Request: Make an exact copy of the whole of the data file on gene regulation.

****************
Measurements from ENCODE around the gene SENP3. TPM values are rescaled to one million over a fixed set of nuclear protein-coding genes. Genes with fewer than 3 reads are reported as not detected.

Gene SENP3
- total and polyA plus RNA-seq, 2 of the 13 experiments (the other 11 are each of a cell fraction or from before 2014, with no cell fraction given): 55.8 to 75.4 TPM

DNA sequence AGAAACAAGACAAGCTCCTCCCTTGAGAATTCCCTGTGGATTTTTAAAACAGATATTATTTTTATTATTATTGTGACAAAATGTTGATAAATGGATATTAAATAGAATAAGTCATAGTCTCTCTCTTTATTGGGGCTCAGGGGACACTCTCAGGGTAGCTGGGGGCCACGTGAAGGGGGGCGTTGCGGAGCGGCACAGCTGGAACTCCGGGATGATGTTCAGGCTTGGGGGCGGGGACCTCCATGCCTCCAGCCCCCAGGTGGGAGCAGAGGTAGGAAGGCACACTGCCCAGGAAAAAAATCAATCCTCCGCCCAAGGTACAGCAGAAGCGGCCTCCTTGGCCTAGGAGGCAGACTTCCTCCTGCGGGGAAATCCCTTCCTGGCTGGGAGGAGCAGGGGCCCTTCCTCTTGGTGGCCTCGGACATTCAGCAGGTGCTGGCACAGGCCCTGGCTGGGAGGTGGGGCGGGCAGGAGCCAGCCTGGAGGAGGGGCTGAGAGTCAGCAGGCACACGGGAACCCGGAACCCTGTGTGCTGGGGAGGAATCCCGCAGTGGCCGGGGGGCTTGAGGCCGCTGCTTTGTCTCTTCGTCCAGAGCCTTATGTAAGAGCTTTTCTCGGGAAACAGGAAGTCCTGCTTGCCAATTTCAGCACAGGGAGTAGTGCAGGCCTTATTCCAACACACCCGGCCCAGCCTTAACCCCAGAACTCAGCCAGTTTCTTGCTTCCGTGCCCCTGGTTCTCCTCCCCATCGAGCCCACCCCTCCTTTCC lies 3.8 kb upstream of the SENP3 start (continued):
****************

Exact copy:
Measurements from ENCODE around the gene SENP3. TPM values are rescaled to one million over a fixed set of nuclear protein-coding genes. Genes with fewer than 3 reads are reported as not detected.

Gene SENP3
- total and polyA plus RNA-seq, 2 of the 13 experiments (the other 11 are each of a cell fraction or from before 2014, with no cell fraction given): 55.8 to 75.4 TPM

DNA sequence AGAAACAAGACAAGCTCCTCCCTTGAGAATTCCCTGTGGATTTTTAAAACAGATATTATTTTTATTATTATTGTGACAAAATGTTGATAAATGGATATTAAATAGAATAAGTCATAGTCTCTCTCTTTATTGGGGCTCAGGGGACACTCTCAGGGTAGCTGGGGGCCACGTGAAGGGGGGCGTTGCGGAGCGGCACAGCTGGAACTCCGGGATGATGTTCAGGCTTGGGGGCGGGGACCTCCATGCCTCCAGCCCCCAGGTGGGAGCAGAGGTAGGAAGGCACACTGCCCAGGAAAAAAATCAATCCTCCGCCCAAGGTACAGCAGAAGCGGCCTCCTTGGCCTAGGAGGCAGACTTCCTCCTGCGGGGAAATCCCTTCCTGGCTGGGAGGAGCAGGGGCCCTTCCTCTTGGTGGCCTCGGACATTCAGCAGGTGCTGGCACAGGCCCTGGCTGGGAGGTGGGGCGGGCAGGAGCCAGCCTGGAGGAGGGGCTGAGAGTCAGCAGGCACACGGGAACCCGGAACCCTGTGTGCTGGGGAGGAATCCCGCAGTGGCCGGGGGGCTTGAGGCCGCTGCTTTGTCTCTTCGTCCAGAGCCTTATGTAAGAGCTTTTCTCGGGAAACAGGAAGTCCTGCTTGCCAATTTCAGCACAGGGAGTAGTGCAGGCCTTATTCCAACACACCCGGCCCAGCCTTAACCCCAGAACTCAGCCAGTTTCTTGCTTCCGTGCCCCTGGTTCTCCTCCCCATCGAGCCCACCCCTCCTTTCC lies 3.8 kb upstream of the SENP3 start (continued):